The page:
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Tag: coconut

Saying Bon Voyage: Coconut Mango Cake

As I was saying last week, there are few of life’s circumstances that aren’t improved by cake. Even the kind of crappy things can be made less so with the judicious application of, you guessed it, cake.

Last weekend I again found myself deploying cake to make a bittersweet goodbye a little less bitter and a little more sweet. On Saturday, we bid a fond farewell to a friend moving to Chicago. I’m very sad to see them go, of course, even though it’s for an excellent new job in an exciting new city. Obviously, a cake was necessary. And, while the savories focused primarily on their new home (mini deep dish pizzas, Chicago dogs, etc.), I looked to our friend’s Filipino origins to inspire the bon voyage cake.

With that “tropical” memo in mind, I started with two layers of coconut cake–replacing the milk with coconut milk and folding in some shredded coconut–then sandwiched them around a layer of mango pastry cream. A marshmallow-y seven-minute frosting got coated in more coconut and topped with thinly sliced mango. It looked very pretty and was quite a hit with everyone, even those that got the leftovers the day after!

While the cake itself was pretty rad, with a moist, bouncy crumb and a distinct but not overpowering coconutty-ness, I was not super thrilled with the mango pastry cream. It was a lot of work for not a lot of payoff. Mango just seems like one of those flavors whose potency wanes dramatically the further you get from the raw fruit. Maybe steeping the peels in the milk would impart some of their sharp, jungly funk, but I’m going to recommend a passionfruit curd filling instead. That’s a flavor that holds up, and would be really great with the cake and fresh mango topping.

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Ecumenical Party Dept.: Vietnamese Passover Macaroons

Mr. T. and I went to a “Seder” last-last weekend. While a lovely event, it wasn’t QUITE the real thing though, and not just because it was a week behind schedule. There were pork and shrimp spring rolls next to the kugel and gefilte fish, and the only bitter thing there might have been me (I kept missing the latkes). Given that our host and hostess were Vietnamese- and Jewish-American, the menu makes a bit more sense–even if it was an evening of tasty syncretism that would make the more Orthodox blanch in horror.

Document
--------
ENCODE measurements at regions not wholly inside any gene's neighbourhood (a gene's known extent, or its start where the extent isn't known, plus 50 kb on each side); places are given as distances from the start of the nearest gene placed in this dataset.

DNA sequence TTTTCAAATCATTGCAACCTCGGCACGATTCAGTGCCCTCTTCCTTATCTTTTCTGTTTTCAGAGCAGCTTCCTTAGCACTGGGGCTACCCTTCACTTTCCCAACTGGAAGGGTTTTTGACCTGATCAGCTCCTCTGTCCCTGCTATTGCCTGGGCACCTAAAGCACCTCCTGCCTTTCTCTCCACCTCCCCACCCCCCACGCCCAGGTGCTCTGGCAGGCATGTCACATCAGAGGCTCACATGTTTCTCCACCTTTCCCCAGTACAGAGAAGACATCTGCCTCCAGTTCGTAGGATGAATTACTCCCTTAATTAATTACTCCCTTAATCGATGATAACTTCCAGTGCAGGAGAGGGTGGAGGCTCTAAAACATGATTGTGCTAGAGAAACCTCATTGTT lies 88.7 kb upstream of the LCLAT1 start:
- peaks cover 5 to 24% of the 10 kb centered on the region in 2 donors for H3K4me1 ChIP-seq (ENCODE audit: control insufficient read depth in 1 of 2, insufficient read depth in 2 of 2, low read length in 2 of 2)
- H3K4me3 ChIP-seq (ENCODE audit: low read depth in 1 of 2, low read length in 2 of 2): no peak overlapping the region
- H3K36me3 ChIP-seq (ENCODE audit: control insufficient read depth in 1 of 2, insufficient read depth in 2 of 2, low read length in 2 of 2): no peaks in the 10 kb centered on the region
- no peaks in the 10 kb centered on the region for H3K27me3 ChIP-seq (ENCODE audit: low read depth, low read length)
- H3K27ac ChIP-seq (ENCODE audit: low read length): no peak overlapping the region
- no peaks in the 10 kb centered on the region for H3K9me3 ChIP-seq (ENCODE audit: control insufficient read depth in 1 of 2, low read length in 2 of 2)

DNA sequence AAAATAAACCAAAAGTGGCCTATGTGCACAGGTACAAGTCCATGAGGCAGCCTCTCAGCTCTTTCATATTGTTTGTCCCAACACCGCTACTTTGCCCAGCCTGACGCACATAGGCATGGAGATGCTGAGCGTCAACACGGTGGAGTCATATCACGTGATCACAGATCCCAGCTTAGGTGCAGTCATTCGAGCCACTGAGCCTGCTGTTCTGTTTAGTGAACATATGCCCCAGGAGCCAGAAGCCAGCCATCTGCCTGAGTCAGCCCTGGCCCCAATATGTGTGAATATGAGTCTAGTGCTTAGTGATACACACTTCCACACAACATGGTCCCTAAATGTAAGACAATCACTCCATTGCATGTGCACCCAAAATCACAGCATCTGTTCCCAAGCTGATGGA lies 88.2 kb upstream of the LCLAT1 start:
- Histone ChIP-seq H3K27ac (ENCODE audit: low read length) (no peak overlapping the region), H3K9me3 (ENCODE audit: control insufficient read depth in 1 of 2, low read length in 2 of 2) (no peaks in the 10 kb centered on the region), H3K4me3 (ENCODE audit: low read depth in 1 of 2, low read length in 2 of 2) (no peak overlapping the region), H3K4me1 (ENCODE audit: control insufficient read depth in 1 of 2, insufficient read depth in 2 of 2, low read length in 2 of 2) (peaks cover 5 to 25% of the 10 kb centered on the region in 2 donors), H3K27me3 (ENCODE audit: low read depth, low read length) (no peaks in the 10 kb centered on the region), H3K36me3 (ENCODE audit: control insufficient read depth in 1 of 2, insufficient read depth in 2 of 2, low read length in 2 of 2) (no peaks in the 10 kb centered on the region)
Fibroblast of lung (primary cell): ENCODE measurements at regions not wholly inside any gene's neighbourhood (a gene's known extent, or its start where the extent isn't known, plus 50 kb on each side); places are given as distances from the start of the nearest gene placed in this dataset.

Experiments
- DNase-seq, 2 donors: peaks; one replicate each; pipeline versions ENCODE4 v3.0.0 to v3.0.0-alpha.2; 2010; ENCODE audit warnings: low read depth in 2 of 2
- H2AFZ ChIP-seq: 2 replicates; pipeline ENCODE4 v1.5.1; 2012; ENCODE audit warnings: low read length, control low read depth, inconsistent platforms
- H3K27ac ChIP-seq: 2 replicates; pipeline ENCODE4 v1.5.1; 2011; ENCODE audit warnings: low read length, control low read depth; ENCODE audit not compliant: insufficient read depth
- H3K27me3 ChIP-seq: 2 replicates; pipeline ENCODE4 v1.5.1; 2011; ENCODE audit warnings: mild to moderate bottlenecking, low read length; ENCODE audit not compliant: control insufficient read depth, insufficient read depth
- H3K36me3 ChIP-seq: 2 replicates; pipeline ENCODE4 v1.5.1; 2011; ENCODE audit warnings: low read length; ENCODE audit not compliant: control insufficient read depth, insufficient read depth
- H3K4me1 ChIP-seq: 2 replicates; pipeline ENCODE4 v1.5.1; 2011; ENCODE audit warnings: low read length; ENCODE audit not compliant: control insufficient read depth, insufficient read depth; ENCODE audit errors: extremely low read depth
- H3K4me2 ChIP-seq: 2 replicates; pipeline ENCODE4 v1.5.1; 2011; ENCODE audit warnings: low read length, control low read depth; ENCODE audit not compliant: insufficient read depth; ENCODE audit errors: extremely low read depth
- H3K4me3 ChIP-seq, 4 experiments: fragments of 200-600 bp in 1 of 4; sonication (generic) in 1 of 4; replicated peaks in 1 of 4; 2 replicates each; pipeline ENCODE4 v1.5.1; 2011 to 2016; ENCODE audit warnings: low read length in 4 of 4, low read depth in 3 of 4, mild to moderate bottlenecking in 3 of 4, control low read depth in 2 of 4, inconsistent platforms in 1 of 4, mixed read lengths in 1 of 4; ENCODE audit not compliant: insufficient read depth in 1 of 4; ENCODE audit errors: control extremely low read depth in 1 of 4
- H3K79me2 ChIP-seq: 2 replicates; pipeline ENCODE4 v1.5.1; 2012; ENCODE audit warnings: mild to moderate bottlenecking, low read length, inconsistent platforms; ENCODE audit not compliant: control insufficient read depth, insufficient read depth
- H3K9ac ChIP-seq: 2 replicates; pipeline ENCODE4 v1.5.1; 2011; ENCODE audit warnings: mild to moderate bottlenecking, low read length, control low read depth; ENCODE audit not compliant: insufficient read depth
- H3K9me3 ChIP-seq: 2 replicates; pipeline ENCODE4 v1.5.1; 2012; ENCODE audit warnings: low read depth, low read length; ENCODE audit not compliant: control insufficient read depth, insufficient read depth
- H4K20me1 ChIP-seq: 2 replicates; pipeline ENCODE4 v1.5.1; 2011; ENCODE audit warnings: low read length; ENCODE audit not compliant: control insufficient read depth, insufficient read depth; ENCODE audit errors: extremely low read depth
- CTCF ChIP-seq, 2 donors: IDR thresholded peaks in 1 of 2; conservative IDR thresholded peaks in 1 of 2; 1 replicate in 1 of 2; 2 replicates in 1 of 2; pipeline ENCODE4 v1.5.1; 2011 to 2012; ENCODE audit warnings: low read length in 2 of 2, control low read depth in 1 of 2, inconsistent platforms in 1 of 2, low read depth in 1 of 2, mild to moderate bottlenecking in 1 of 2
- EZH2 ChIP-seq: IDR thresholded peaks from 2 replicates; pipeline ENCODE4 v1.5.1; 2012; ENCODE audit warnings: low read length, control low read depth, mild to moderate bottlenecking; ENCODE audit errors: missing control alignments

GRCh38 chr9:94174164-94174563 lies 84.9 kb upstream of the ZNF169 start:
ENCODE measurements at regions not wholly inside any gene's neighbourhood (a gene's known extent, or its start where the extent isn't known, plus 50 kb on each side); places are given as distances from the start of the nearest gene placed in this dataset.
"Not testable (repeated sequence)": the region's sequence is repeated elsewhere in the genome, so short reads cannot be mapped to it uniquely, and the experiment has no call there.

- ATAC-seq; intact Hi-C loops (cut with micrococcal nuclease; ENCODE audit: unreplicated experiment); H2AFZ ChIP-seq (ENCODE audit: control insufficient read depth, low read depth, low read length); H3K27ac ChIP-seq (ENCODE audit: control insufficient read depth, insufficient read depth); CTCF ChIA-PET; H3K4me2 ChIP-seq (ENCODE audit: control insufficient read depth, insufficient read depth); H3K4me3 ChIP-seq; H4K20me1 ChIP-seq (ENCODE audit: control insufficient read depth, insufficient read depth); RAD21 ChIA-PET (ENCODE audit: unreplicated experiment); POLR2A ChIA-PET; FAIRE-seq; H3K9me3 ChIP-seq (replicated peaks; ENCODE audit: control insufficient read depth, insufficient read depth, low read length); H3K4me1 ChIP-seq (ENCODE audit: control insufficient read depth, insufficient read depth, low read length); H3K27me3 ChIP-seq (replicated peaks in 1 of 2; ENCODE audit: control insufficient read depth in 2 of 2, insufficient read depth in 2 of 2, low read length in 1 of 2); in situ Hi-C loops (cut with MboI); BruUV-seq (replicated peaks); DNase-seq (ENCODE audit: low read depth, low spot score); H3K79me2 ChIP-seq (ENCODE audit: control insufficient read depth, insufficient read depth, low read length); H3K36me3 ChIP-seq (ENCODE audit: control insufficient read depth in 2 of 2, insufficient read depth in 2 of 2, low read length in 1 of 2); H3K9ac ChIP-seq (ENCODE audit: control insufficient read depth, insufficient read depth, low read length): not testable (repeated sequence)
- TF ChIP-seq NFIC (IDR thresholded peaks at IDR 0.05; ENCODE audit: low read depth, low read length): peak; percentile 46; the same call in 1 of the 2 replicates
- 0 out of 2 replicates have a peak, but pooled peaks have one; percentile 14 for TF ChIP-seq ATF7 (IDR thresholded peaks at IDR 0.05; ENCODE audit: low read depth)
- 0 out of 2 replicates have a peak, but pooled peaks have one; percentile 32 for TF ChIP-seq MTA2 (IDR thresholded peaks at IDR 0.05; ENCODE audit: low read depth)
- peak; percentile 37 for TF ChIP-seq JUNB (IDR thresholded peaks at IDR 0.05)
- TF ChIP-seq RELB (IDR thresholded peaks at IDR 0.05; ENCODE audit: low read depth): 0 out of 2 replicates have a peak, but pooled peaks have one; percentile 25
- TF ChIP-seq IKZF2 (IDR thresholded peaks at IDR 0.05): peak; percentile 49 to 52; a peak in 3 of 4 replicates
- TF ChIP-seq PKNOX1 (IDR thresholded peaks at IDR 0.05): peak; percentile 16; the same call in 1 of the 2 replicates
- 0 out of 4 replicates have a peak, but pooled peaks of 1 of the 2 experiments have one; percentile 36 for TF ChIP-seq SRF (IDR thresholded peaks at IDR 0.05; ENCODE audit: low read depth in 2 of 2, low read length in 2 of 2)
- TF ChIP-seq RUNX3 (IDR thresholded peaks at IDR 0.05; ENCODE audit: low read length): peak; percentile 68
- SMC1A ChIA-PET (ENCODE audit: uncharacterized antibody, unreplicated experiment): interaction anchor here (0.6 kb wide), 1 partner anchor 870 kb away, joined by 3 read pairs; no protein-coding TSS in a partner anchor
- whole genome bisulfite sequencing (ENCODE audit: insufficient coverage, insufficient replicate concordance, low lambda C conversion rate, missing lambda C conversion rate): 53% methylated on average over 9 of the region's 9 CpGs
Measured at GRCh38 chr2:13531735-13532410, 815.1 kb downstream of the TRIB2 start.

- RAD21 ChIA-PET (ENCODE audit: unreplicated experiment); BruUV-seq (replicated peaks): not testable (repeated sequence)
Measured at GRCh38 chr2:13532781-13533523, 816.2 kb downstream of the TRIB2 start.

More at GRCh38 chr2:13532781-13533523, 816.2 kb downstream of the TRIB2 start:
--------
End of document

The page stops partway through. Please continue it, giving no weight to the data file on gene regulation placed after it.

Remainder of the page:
That’d be a shame, though, as everything was really tasty. Ok, almost everything was really tasty. The gefilte fish was… edible. And, given it’s peerless provenance, I can only shudder at the thought of rank and gefilte fish. Ech. Nevertheless, the guests demolished 10lbs of toothsome brisket, stacks of matzo schmeared with chopped liver and charoset, and fastest to dissapear were the fleets of spring and garden rolls handmade by the host’s mom and aunties. And, in an impressive feat of group adventuresomeness, even the gefilte fish got eaten.

In talking to the hostess in the week before the party, I’d offered to bring sweets–after convincing her that a) there was going to be enough food and b) kugel was going to be waaaay easier to serve at a cocktail Seder than tiny shots of matzo ball soup. The obvious choice, even for a shiksa goddess such as myself, was coconut macaroons. I also included tiny bite-sized versions of my favorite flourless chocolate torte, but more on them later.

For the macaroons, I turned of course to Rose, whose christmas cookie book (ironically) has a lovely recipe for coconut macaroons… that started out with baking a whole coconut and then shredding it by hand. *sigh* Rose, Rose, I love you, but I am NOT dealing with a whole coconut. Speaking from experience, the blood and broken crockery just isn’t worth it.

So, stepping back from that whole Robinson Crusoe ordeal, I elected to mix sweetened and unsweetened coconut and add a judicious tot of rum to the traditional sweetened condensed milk that binds it all together. Still sweet, but not throat-closingly so, they were met with serious acclaim at the party, with far better Jews than I calling them the best macaroons ever. I’ll take it.

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